A.J. Ali: So, the work that you guys are doing in that space , you mention you don't want to have that hate bottled up and so you're you're you're freeing people up to to share those feelings, right, and one thing that I was thinking of when you were talking is that, Bible says in your anger do not sin, it doesn't say don't be angry, 'cause being angry is a human feeling. If if something is not going right and there's some things going against you you're going to feel a certain way, right, so to be able to process those feelings and to be able to do it in a setting like the one you guys provide is really powerful. Yeah.
Antoine Joyce: And and one thing, before I forget, you mentioned again social justice work, also I don't want people to also think that social justice work only means that I have to be out there marching all the time. March sometimes, I'm not saying don't march, I like I like to go out and march, but it doesn't mean – that doesn't mean you have to be on the news and be in the front and and slamming tables or you know, social justice work is kinda what you say. Like can you volunteer someone's life and empower them to do the same with somebody else? Can you be for something? So,metimes we're too much against something, we're against police brutality, we're against black lives matter, we're against this. Can we be for the community? Can I be for all of you you know? So, that that's that's also what changed my life is when I realized I can be for just living and being prosperous and having a good life and do that well without being against every single thing, 'cause that's also what produces the anger. We hold on being against something. I don't like this color of bottle, don't you give me a green bottle, I want this blue bottle, don't you give don't you give me a green bottle AJ, you know. Can I be for bottles? I just want a bottle. Silly analogy but it makes sense in my head, trust me.
Joe Seabrooks: We we have time for a few more questions and I'm gonna try to get to this one. So, so do you believe our current political climate has exacerbated the challenges that we see, and if so how how can we in this environment best effectively educate the importance of love and learn from each other over all?
A.J. Ali: Want me to answer that?
Antoine Joyce: Yeah you can start it.
A.J. Ali: Yeah okay, 'cause I don't have to see these people tomorrow, you do. So, I'm gonna take this. yeah yeah the the current political climate is causing people to get killed. we have a man in the White House right now who in my opinion is not doing this country a good service in terms of reconciliation. We've got a pider in chief and there's a lot of people who are responding to what he is saying and unfortunately there's some people in Pittsburgh who are mourning the loss of their loved ones today and I believe that we have a responsibility as leaders to make things better, not worse, and so the political climate today is is suffering from poor leadership, from a man who is doing his best to pide, and I'm not saying that from from AJ Ali, he has he has said that, that he is seeking to pide whenever possible and we need to stand up and fight against that because that is not who we are. United States of America is the United States of America, not the pided states of America.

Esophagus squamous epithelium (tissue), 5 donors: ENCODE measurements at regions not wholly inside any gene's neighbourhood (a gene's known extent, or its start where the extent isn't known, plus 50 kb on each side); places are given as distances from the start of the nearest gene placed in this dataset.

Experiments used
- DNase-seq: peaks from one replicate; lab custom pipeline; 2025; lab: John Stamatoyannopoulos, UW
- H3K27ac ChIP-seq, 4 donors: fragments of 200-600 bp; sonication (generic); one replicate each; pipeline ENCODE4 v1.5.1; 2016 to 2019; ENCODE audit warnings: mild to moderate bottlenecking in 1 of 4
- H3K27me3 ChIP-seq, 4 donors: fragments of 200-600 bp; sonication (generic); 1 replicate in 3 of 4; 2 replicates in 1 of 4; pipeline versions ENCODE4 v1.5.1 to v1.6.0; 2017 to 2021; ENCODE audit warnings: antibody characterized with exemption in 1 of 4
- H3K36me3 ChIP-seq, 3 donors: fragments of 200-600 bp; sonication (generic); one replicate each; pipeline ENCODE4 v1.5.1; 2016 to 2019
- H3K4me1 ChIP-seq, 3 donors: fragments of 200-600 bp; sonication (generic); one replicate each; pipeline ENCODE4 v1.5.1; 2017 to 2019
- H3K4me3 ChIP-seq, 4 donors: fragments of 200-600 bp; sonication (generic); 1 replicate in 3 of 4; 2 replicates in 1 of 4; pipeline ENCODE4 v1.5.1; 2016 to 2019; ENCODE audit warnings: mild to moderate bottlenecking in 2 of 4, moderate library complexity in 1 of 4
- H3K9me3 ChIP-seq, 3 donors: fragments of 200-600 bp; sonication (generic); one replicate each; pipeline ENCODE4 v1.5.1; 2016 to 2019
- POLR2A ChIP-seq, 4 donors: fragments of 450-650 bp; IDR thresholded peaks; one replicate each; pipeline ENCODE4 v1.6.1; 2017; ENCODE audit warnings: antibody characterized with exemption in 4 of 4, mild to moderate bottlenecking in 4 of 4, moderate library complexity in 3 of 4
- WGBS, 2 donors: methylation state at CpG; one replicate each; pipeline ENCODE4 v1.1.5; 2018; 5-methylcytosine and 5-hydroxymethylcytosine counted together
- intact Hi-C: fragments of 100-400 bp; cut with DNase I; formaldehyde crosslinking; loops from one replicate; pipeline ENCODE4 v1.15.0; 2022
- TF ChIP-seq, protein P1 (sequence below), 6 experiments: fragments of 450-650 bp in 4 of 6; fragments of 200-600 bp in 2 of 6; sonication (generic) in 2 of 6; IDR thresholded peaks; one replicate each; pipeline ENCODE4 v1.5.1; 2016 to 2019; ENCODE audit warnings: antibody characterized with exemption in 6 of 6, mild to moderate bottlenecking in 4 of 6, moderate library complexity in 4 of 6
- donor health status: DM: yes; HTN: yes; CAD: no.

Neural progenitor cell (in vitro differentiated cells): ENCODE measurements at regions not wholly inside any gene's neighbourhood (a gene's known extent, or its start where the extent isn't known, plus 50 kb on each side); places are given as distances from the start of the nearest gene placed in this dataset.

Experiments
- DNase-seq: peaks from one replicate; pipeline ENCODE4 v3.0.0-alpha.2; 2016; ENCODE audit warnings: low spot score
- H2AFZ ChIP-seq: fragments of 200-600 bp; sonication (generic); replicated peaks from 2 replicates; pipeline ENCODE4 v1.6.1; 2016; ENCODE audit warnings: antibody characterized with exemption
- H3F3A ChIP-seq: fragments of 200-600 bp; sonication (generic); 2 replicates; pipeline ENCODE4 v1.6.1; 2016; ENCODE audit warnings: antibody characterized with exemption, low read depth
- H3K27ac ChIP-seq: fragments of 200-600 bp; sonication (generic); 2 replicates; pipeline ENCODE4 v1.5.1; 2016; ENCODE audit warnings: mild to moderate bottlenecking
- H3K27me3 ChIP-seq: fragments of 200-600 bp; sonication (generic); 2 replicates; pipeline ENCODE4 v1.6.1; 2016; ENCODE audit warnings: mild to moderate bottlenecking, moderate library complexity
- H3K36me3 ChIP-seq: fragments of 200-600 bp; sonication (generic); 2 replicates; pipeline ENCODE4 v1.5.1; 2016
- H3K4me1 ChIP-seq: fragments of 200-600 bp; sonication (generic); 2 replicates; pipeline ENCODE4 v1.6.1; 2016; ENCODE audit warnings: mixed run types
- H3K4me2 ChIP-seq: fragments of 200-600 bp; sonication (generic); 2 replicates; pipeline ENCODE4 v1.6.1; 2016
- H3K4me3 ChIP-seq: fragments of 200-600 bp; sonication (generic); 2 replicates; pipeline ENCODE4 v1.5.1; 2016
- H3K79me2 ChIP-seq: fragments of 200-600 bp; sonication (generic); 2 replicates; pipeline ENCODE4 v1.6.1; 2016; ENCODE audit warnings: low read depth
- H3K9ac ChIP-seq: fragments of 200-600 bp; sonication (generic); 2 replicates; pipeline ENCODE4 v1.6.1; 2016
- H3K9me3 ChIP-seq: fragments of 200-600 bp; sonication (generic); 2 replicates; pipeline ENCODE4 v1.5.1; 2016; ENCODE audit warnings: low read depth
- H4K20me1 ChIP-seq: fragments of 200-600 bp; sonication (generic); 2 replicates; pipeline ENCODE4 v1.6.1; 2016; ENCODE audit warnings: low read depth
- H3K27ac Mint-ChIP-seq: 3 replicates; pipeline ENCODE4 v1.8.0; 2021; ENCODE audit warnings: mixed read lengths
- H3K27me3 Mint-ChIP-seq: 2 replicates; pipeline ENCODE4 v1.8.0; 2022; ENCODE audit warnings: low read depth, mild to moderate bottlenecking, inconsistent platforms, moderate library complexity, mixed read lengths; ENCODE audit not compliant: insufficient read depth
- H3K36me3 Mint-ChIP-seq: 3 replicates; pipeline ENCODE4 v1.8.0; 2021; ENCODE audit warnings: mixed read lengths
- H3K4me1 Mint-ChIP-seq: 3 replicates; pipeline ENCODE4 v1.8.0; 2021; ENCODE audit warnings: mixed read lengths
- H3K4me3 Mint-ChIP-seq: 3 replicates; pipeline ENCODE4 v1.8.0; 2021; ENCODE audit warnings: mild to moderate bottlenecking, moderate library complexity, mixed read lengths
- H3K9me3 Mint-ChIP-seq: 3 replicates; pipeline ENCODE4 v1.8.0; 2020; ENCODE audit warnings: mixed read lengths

Antoine Joyce: So, I don't put it all on Trump, so my experience of growing up is the democrats and the republicans and our political parties have always been pisive, I don't care what president you could think of, so I mean — I was born in '77 so since since you know my my first president is what, Reagan, right, that I can remember? And all I remember is what I thought democrats were, democrats were the poor, and republicans for the rich, that's what I thought so it was pisive since I was born in my lens. So, even when I watch the the the ads today you know, there's you know this person is wrong for Texas, don't vote for him, it's all pisive language so I don't put that all on him. Unfortunately we're in an era where this speaks louder and travels faster, right? We we we see it more. So, what I think we have to do, again and I go back to this all the time, is we have to build something that we're all for, just period, right. This republican, democrat, libertarian, this that that, can we be for communities, can we be for west Dallas, can we be for south Dallas, can we be for Highland Hills, Highland Park, can we be for all those communities together? If we all start working towards that I don't really care what anybody says on his Twitter, right, because I'm working towards building connections with the people right in front of me so I can't I can't I can't speak for him and the overall political environment. What I can speak for is what I can do right now, I can walk out this door with five of you and go into a community and build something beautiful with a bunch of young people, I can do that right now, you can do that right now. So, is the political climate keeping it pisive or are we feeding into the pisiveness ourselves and keeping it pided? Do we believe do we believe our country's pided? If you believe like you said, if we believe that this is the United States of America, well let's unite damn it, let's let's get in there, right.